Mavericks react to Supreme Court nomination battle before election

Michael McShane ® Contributing Writer |

With the passing of Justice Ruth Bader Ginsburg, the country was put in a state of déjà vu as it’s now the second time in a row a Supreme Court justice has passed away during an election year. While the event itself is very reminiscent of Justice Antonin Scalia’s vacancy on the court, the Republican-controlled Senate seems adamant on having a different result.

President Donald Trump and Senate Majority Leader Mitch McConnell, upon learning of Justice Ginsburg’s passing, made it clear there was going to be a nomination and appointment to the high court before the 2020 election in November.

On Saturday Trump officially nominated Amy Coney Barrett to replace Ginsburg. Many in the political world see Barrett as a tough nominee for the Democrats to go up against, and her confirmation is all but inevitable.

This has led many to call out some Republican lawmakers as hypocrites; Republicans were quick to denounce former President Barack Obama’s Supreme Court nominee, saying a Supreme Court vacancy during an election year should go unfilled until after the election.

This sentiment is shared with many MNSU students who believe the country should wait until after the election before placing someone on the Supreme Court.

“I definitely think that they should wait until after the election,” current MNSU student Louis Ikponmwosa said. “Especially with the Supreme Court right now, how it’ll swing so far to the right, and how it seems like the Republicans control the Senate and Congress too, then they should definitely wait until it’s balanced out.”

Grant Casperson, a graduate student at MNSU, said he believes it is too soon for the Senate to consider a replacement for Ginsburg, and that it is disrespectful to Ginsburg to use her seat as another political power-play.

“I think we need to give time for the country to mourn at the loss of Ruth Ginsburg and to also make sure we go about this the right way,” Casperson said.

While some students wish for the Senate to wait until after the election, many have accepted that a third Trump appointed Supreme Court justice is almost certain. 

This belief is shared with MNSU faculty as well. Professor Fred Slocum, who is the director of MNSU’s Political Science Program, sees this as a quick win for the Republican Party and its base right before the election.

“If Mcconnell wills it then I think they’ll just ram it through,” Prof. Slocum said. “Whoever Trump appoints will get rammed through.”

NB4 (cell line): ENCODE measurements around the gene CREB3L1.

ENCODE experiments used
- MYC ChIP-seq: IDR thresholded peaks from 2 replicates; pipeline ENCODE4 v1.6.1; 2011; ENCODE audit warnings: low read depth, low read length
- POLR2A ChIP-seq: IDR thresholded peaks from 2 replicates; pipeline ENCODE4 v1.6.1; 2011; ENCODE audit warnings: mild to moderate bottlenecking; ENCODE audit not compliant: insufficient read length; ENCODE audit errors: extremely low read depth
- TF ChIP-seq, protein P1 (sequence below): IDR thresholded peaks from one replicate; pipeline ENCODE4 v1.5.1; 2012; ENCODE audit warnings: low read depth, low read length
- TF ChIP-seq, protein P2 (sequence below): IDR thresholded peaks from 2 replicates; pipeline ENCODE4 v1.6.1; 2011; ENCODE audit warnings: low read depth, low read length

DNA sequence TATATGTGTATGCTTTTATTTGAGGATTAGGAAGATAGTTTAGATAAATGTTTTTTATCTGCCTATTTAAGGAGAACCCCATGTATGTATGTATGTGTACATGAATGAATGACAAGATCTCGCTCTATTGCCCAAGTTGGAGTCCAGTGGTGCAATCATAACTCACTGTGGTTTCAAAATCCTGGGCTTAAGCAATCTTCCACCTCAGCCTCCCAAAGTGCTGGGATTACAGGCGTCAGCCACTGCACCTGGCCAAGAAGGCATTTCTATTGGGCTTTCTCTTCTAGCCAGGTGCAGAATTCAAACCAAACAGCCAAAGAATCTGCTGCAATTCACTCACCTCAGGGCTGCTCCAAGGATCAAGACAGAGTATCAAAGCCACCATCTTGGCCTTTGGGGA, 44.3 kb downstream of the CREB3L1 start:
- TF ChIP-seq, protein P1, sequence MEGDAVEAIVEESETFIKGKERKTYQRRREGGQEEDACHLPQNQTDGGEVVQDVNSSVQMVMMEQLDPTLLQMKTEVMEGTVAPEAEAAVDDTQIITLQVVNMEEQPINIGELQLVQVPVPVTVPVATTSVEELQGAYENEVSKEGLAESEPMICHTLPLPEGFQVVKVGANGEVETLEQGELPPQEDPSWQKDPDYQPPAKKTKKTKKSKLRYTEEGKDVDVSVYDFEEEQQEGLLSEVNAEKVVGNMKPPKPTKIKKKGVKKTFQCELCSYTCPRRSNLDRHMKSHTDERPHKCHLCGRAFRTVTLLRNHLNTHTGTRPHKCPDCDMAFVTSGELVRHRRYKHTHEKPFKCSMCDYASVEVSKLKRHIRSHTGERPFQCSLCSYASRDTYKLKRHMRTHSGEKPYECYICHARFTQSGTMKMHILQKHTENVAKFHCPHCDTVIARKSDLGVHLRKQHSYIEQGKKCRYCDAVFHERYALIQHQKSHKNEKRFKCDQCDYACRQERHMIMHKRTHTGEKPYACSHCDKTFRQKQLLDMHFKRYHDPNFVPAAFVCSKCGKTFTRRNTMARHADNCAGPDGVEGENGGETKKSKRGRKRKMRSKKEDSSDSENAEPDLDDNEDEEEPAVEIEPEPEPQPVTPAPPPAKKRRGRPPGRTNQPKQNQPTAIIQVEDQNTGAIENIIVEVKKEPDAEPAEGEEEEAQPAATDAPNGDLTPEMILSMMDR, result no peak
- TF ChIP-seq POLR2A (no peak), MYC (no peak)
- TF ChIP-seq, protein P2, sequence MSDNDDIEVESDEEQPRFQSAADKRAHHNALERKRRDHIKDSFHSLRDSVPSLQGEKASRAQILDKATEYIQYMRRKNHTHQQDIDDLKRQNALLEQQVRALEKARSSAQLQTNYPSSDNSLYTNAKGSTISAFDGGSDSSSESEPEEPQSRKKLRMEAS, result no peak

With Trump adding his third Supreme Court justice, he will very well cement a conservative supremacy within the high court that will last for decades. 

“It will delight conservatives and depress liberals to no end,” Slocum said. “There probably will be a Supreme Court with the votes to overturn Roe v. Wade, to give a blessing to voter suppression laws around the country and render decision after decision favorable to corporations and against organized labor.”

Some say such a move by both the president and Senate may be a double-edged sword. Democrat and liberal voters may feel emboldened by the move, and that could give Joe Biden the boost he needs to win in November. Some say conservatives were inspired to vote in 2016 due to former Justice Antonin Scalia’s open seat.

“Perhaps in 2020 if they push this thing through, which constitutionally speaking they are able to, perhaps we’ll see an uptick in Democratic turnout,” MNSU Assistant Professor Josh Berkenpas said. 

But while party control over the Senate and White House may very well change this upcoming election, with a lifelong tenure on the Supreme Court, another appointment by Trump could make the Supreme Court a conservative leaning court for decades with very little the liberal wing of the court can do.

“What adding another ‘conservative judge’ will do is increase that majority to 6-3,” Prof. Berkenpas said. “So, it may embolden any more conservative elements on the court to be less collegial, and less willing to negotiate with a much smaller minority.”

Header photo: Former University of Notre Dame law professor Amy Coney Barrett gives the commencement address to Trinity at Greenlawn graduates at the Trinity People of Praise Center June 11, 2011 in South Bend, Ind. (Barbara Allison/South Bend Tribune via AP)

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